A request was also made via the Millennium Projectís two Internet listservs for examples of futures research that was used in timely decisionmaking. In addition, private correspondence was established with professional futurists asking for examples of successful use of futures research in timely decisions. Literature searches followed the input from the listservs and private correspondence to create the examples of successful usage presented in Chapter 1. The authorsí experience in futures research augmented and interpreted these inputs to this report.

The Global Lookout Panel identified and rated the following (via the questionnaires) as the top ten impediments to timely use of early warnings:

  1. Institutional: the fact that no one has responsibility to act; lack of adequate coordination among responsible ministries and agencies; institutional inertia

  2.  
  3. Financial: lack of funding or the fact that the people who ought to pay are unwilling to do so

  4.  
  5. Disinterest in the future: near term issues gain more attention than those that have more distant future consequences

  6.  
  7. Planning inadequacy: lack of a long-term view

  8.  
  9. Personnel: lack of decision skills - decisionmakers do not understand the complexities of the issues about which they must decide

  10.  
  11. Strategic: lack of clear-cut strategy and goals, lack of coordinated actions among actors

  12.  
  13. Complexity: lack of understanding of the magnitude of problems; lack of models showing complex interdependence of events and policies; lack of understanding of consequences of actions; stereotypical thinking

  14.  
  15. Political: the action interferes with national interests or it has been proposed by a political opponent; lack of involvement of regions, corporations, and specific groups

  16.  
  17. Information: lack of accurate, reliable and sufficient data and information, or the uncertainty of the risk; conflicting information; lack of coordinated scanning

  18.  
  19. Lack of consensus: differing interests and ideology among key actors, politicians, public, and particularly lobbying groups
These factors are discussed in both Chapter 3 (Results of the Interviews), and Chapter 4 (Results of the Lookout Panel).

Barriers to the use of futures research in timely decisionmaking can also include moral factors. Those identified and rated as the greatest moral impediments were:

These moral factors that affect decisionmaking are discussed in Chapter 4.

The Global Lookout Panel identified and rated the following as the top fourteen factors that contribute to timely use of early warning information:

  1. Information that demonstrates unequivocally that a crisis is pending;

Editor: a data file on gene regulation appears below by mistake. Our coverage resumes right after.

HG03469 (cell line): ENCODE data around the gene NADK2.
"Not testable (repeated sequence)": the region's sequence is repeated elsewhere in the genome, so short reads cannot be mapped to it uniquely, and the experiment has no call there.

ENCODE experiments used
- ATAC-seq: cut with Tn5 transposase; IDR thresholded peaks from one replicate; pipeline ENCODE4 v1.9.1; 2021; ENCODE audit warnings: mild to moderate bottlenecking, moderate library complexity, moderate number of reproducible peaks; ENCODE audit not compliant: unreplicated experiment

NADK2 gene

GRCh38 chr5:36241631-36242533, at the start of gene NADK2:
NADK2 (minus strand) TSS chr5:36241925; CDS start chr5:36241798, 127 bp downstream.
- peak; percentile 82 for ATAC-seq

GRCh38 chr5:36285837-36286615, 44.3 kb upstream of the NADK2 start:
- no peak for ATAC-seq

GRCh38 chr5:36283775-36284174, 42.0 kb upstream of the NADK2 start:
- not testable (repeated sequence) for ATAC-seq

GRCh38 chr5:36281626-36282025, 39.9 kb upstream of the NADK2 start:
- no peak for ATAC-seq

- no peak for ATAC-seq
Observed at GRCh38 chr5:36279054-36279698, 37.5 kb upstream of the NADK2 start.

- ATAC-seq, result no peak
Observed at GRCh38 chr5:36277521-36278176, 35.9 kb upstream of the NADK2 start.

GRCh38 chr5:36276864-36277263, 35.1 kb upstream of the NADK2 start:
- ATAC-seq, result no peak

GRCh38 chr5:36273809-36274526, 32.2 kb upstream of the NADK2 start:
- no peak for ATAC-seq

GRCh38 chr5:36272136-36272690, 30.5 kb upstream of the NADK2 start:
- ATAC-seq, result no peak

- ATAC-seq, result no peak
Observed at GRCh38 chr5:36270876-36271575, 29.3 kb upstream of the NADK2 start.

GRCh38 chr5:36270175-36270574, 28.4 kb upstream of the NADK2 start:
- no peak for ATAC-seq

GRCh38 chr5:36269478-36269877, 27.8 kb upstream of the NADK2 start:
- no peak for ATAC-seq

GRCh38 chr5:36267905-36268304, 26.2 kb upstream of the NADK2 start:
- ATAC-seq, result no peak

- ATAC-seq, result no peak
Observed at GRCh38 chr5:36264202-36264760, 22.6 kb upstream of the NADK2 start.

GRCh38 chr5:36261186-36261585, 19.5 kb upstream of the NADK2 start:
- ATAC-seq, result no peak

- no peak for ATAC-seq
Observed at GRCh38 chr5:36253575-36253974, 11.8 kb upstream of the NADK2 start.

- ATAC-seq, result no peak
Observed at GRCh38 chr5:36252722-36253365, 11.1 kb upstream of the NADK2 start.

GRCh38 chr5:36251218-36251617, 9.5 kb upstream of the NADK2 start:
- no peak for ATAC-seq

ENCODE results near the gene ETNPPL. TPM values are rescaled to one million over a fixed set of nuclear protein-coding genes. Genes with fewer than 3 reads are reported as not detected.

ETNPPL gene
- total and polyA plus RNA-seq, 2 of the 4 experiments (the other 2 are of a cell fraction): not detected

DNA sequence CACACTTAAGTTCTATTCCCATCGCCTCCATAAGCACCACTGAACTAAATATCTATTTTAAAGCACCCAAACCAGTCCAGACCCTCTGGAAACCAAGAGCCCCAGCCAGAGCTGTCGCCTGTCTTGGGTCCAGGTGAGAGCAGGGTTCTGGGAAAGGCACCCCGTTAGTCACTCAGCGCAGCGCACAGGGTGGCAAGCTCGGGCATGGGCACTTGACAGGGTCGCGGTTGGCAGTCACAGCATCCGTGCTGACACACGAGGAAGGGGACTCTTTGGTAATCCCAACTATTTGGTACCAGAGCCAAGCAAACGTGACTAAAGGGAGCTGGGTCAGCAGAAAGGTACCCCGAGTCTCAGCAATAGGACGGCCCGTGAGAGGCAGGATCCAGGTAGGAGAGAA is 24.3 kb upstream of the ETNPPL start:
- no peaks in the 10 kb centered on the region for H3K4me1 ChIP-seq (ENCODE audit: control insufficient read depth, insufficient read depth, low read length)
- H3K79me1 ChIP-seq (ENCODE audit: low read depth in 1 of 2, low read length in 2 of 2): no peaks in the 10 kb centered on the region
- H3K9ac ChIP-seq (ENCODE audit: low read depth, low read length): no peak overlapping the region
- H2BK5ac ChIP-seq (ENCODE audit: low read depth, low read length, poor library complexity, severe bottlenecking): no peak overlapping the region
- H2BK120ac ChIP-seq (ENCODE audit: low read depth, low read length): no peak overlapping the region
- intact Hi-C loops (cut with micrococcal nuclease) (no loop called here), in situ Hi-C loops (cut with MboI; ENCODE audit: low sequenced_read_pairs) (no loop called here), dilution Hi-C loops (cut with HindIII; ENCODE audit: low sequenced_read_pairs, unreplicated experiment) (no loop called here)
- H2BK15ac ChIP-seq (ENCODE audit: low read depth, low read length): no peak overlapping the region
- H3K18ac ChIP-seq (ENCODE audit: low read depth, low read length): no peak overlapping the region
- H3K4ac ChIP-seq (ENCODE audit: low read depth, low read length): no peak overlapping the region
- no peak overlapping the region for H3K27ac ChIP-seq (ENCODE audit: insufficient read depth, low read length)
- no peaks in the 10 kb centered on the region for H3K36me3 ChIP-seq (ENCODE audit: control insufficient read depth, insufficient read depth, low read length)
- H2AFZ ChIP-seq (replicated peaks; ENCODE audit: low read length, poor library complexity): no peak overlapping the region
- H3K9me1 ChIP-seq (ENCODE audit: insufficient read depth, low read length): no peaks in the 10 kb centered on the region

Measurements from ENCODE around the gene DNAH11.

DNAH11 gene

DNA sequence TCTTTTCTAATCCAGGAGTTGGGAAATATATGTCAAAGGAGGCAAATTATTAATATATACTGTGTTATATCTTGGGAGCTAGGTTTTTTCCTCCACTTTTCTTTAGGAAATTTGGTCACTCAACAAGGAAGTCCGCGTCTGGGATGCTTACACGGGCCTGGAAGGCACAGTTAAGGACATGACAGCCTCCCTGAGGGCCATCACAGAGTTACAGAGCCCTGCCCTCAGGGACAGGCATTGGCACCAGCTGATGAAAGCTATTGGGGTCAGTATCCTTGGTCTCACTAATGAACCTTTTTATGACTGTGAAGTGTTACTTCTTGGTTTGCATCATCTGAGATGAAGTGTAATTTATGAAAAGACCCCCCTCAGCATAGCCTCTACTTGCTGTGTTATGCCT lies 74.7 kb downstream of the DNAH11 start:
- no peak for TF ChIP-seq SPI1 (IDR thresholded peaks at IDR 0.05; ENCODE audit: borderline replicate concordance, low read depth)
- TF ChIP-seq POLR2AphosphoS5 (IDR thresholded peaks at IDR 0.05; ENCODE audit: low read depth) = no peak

2.  
  3. Knowledge about what is possible: how science and technology might affect the outcomes of decisions;

  4.  
  5. Education of decisionmakers and opinion shapers on issues of long-term significance, rather than those of short term populist interest;

  6.  
  7. Simple, clear, precise information in political, cultural and social (non-technical) terms, connected to goals and strategies;

  8.  
  9. Sufficient information about what is required to implement various policy options, e.g. manpower, systemic effects, technological change, etc.;

  10.  
  11. Information about how a contemplated decision may affect stakeholders;

  12.  
  13. Information about the success or failure of other institutions that have similar problems and have attempted to implement policies; inspiring success stories;

  14.  
  15. Use of indicators;

  16.  
  17. Testimony of eminent scientists;

  18.  
  19. Information about probability and risks associated with issues and their policy solutions;

  20.  
  21. Attention paid to the issue by the media;

  22.  
  23. Accurate projections of computer models;

  24.  
  25. Creation and use of accurate simulations and training, which make clear the consequences of actions;

  26.  
  27. Clarity of forecasted condition without action and technical feasibility of proposed action;
The results of the panelís rating of these factors are in Chapter 4, along with examples of these kinds of information used in timely decisionmaking.

An organization conducting futures research to improve timely decisionmaking should learn from the key lessons below. These key lessons are drawn from the examples of successful application of futures research described in Chapter 1, plus the results of the questionnaires, interviews, review of articles, and augmented by the authorsí experience:

This report recommends the use of the factors and key lessons listed in this executive summary and discussed in the following chapters as a checklist to guide the preparation and delivery of information for more timely and effective decisionmaking as presented in the final chapter.

A future-oriented Dutch publication captured the essential value of futures research when it titled its work "Wise Before the Event." Such wisdom before the event should shorten the time between early warning and effective decisions.



Applications of Futures Research
Futures Books and Reports
Millennium Project Home Page